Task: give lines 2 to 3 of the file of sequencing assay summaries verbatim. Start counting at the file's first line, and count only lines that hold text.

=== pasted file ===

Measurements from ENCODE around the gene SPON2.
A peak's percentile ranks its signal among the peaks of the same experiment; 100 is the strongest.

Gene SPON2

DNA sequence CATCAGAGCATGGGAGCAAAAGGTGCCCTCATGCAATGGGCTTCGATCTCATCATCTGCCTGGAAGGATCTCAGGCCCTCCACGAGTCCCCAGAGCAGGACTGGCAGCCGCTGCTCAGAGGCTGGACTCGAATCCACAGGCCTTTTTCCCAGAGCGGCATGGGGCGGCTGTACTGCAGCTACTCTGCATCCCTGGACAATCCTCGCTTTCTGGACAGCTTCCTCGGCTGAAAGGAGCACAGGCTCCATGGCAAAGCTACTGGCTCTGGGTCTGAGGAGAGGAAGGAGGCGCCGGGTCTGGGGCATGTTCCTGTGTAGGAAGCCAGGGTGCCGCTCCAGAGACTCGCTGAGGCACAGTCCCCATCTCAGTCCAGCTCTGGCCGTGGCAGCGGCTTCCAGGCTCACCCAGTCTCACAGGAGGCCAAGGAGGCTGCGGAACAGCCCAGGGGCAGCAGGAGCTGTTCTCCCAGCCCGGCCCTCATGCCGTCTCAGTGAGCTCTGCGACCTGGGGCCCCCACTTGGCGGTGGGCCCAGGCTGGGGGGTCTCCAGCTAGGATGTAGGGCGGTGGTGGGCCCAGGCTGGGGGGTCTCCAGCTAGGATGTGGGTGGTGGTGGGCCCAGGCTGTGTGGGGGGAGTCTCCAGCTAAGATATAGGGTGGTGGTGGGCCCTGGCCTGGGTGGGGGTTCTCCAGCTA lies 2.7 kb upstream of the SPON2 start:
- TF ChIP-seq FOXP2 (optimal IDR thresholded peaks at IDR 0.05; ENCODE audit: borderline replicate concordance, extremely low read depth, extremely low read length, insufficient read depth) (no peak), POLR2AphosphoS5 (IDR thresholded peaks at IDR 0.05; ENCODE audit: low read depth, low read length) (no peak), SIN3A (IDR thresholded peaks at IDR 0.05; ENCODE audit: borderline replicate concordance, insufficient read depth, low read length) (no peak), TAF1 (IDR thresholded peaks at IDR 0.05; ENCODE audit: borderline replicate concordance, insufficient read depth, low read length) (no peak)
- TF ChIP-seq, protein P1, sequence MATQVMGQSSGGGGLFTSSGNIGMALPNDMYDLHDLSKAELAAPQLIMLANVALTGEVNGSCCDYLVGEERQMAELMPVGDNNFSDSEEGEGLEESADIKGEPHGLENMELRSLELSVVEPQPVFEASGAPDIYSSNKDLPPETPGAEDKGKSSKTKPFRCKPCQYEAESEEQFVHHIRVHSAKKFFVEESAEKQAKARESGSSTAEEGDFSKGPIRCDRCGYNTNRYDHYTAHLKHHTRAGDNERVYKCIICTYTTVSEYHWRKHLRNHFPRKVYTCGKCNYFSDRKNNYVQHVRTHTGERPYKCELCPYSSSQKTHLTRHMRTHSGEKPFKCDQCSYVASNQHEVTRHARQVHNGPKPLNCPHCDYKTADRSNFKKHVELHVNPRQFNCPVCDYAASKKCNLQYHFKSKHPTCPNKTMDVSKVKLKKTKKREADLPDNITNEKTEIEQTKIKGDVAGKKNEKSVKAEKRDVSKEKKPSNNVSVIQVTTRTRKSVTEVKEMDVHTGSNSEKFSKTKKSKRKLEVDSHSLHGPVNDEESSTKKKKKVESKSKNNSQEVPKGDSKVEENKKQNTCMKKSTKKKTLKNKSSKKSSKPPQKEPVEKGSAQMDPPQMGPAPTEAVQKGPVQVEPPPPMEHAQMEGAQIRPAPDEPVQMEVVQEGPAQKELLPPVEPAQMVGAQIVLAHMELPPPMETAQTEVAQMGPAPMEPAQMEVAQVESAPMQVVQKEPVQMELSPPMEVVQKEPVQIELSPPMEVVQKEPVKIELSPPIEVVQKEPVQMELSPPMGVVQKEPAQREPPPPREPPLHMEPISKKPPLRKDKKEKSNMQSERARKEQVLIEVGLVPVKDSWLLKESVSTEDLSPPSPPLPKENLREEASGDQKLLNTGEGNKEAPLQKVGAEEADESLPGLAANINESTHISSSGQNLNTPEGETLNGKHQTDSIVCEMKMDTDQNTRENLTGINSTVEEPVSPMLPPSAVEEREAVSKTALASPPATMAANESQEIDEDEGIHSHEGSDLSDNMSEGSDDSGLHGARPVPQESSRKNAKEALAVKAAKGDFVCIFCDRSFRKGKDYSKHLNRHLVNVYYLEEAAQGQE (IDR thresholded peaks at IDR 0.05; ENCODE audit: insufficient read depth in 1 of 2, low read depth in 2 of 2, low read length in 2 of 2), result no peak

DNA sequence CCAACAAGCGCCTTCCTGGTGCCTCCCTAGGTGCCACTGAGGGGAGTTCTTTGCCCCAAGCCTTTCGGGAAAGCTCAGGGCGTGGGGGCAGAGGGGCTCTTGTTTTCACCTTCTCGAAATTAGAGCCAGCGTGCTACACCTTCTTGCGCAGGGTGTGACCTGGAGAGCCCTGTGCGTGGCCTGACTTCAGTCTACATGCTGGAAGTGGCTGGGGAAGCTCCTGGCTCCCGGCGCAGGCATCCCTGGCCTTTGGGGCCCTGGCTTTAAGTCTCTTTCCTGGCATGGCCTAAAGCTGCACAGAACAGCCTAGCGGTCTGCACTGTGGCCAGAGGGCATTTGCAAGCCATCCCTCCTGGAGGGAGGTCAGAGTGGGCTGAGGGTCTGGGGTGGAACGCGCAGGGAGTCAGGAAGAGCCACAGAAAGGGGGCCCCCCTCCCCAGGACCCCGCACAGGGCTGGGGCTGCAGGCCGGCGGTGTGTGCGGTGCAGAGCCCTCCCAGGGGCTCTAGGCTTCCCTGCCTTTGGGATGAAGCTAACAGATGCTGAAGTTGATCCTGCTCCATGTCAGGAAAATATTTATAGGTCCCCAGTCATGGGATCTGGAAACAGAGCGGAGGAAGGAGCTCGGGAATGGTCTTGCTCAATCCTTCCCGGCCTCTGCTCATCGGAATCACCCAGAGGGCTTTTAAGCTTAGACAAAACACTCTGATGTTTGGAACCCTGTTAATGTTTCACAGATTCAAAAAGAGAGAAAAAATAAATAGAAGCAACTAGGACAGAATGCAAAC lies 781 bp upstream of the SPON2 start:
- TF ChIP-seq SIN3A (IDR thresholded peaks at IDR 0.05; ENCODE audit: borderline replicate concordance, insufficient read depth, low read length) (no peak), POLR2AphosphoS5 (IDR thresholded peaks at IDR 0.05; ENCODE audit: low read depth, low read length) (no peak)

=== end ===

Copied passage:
A peak's percentile ranks its signal among the peaks of the same experiment; 100 is the strongest.

Gene SPON2